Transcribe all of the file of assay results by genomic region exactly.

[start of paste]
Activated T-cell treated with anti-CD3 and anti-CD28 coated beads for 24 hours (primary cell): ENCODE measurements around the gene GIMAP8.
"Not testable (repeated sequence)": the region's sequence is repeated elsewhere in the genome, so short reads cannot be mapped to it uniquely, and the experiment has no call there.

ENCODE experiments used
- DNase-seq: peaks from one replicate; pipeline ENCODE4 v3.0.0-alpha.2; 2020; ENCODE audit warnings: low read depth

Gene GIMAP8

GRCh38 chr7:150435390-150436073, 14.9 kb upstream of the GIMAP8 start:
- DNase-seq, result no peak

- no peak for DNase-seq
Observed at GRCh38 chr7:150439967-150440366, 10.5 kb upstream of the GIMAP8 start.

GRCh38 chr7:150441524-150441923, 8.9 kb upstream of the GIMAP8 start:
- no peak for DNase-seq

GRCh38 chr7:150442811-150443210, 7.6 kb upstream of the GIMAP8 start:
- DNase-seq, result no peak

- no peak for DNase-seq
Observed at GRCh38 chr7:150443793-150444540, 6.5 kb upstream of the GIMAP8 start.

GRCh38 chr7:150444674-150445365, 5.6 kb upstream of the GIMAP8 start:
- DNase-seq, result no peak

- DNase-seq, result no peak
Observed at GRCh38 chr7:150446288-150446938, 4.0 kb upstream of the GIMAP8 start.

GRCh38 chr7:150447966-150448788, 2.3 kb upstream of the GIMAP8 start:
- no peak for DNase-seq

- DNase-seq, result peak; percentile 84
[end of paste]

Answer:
Activated T-cell treated with anti-CD3 and anti-CD28 coated beads for 24 hours (primary cell): ENCODE measurements around the gene GIMAP8.
"Not testable (repeated sequence)": the region's sequence is repeated elsewhere in the genome, so short reads cannot be mapped to it uniquely, and the experiment has no call there.

ENCODE experiments used
- DNase-seq: peaks from one replicate; pipeline ENCODE4 v3.0.0-alpha.2; 2020; ENCODE audit warnings: low read depth

Gene GIMAP8

GRCh38 chr7:150435390-150436073, 14.9 kb upstream of the GIMAP8 start:
- DNase-seq, result no peak

- no peak for DNase-seq
Observed at GRCh38 chr7:150439967-150440366, 10.5 kb upstream of the GIMAP8 start.

GRCh38 chr7:150441524-150441923, 8.9 kb upstream of the GIMAP8 start:
- no peak for DNase-seq

GRCh38 chr7:150442811-150443210, 7.6 kb upstream of the GIMAP8 start:
- DNase-seq, result no peak

- no peak for DNase-seq
Observed at GRCh38 chr7:150443793-150444540, 6.5 kb upstream of the GIMAP8 start.

GRCh38 chr7:150444674-150445365, 5.6 kb upstream of the GIMAP8 start:
- DNase-seq, result no peak

- DNase-seq, result no peak
Observed at GRCh38 chr7:150446288-150446938, 4.0 kb upstream of the GIMAP8 start.

GRCh38 chr7:150447966-150448788, 2.3 kb upstream of the GIMAP8 start:
- no peak for DNase-seq

- DNase-seq, result peak; percentile 84